a picture of flora of urban cracks and fissures


Sukima no shokubutsu zukan (An Encyclopedia of the Flora of Urban Cracks and Fissures)


192 pages, pocket edition, full color




March 25, 2014



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Sukima no shokubutsu zukan

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The most familiar greenery in an urban setting is to be found in tiny cracks and fissures, the cracks in concrete, the fissures in asphalt, the gaps in concrete block walls, the minute bit of earth at the base of a telephone pole. In this book, we have named such urban greenery the “flora of urban cracks and fissures.”
Once, a giant white radish that managed to grow in just such a narrow bit of earth became famous throughout Japan as the “radish with guts.” As this nickname illustrates, plants that grow in unexpected cracks, fissures and gaps in the urban landscape are often lauded as symbols of hard work and perseverance in the face of adverse conditions. Actually, however, such plant life is more abundant and commonplace than we realize, and can be found just about everywhere, on our routes commuting to school and work, and right at our feet when we walk the dog.
This urban plant life is sturdy and diverse, ranging from the common grasses covering empty lots to native wildflowers, naturalized plants from overseas, and even escapees of the latest horticultural cultivars. While many have tiny seeds that easily embed themselves in the tiny cracks and fissures available, occasionally even large seeds manage to squeeze themselves in enough earth to draw the nutrients they need to grow. Some urban plants take advantage of busy ants to have their seeds carried to particularly attractive spots.
For much of the flora of urban cracks and fissures, the urban landscape is not a barren wasteland but rather a rich garden of Eden in which they can grow and flourish. Plants acquire the nutrients they need through their roots and photosynthesis. In wide, open fields, diverse plants grow shoulder to shoulder, vying with each other to capture precious rays of sunlight. Competition is intense with some plants growing spindly stems to soar above their neighbors, others twisting and turning to get out of the shadows into the sunlight. We admire the tall grasses swaying in open fields, oblivious to their fierce struggle to reach up and away from their annoying neighbors. In contrast, the narrow havens of urban cracks and fissures are free of who might shut out precious sunlight or sap the nutrients in the ground. The plants that make their way to these spots are free to grow as they please in a stress-free environment. The concrete or asphalt surrounding their tiny patch of growth prevents the ground from drying and when it rains, the rainwater flows to the plant. Life could not be easier for the lucky plants that are able to monopolize this environment. These are the reasons why so many different kinds of plants can be found in urban cracks and fissures.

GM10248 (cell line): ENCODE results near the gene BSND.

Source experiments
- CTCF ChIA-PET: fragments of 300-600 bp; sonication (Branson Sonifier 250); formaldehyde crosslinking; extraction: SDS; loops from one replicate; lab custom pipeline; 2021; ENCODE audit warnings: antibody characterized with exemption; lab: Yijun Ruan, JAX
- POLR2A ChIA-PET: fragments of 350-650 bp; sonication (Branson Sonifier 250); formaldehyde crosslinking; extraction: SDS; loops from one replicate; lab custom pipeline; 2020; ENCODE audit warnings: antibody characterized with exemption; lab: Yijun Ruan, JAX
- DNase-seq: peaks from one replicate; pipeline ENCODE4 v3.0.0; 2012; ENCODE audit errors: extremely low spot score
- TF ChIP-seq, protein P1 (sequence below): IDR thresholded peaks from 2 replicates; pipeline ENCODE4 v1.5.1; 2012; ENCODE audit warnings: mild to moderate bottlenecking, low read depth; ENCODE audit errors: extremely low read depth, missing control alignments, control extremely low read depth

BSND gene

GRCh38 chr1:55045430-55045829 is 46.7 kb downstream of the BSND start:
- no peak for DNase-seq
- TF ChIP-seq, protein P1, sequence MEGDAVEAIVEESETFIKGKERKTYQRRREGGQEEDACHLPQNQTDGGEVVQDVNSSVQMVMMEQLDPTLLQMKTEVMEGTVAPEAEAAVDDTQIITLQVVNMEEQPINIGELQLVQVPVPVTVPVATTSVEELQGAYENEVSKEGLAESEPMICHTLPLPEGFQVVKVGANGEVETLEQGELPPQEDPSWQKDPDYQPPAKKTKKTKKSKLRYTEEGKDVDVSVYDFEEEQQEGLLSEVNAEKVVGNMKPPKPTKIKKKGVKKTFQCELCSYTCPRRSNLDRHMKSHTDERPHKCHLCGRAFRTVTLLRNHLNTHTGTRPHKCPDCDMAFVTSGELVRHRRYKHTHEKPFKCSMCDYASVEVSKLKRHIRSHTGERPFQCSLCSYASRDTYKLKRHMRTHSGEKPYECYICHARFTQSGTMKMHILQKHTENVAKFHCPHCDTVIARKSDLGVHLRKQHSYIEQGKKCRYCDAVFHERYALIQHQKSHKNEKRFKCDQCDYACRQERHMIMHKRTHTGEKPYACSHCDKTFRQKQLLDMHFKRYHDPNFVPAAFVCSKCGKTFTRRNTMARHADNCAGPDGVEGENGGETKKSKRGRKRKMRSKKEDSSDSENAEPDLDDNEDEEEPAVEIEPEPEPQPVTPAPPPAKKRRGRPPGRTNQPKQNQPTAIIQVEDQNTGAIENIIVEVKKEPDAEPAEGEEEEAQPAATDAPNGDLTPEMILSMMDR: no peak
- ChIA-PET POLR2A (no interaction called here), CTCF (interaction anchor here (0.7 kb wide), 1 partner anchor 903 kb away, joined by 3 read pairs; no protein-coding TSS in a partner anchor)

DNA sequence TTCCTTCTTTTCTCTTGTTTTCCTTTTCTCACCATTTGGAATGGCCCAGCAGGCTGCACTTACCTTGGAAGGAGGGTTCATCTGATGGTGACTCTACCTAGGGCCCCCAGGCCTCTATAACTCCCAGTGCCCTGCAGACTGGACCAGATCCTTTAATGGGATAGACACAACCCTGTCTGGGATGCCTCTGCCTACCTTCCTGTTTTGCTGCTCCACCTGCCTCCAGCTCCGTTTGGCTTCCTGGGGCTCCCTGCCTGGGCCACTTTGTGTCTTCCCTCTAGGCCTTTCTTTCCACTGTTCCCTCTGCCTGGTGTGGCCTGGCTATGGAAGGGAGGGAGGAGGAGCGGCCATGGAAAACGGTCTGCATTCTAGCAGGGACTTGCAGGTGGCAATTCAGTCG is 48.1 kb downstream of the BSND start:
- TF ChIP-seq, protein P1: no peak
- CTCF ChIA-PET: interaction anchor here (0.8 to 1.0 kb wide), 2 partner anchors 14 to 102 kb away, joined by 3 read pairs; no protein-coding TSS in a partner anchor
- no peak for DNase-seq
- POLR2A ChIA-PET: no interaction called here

This book explains this background and introduces with color photographs about a hundred species of plants that are to be frequently seen in the cracks and fissures of Japan’s urban flatlands. Books on plants are numerous in Japan, but most fall into different categories for wild plants, naturalized plants, and horticulture plants. This book is the first to focus on the common plants that proliferate in Japan’s cities. Readers have welcomed this book’s departure from the conventional genres. “I finally know the names of the flowers I see on my daily walks,” they say. Hopefully, this book will help people see how different the lives of familiar urban flora are from our own.


(Written by TSUKAYA Hirokazu, Professor, Graduate School of Science / 2021)

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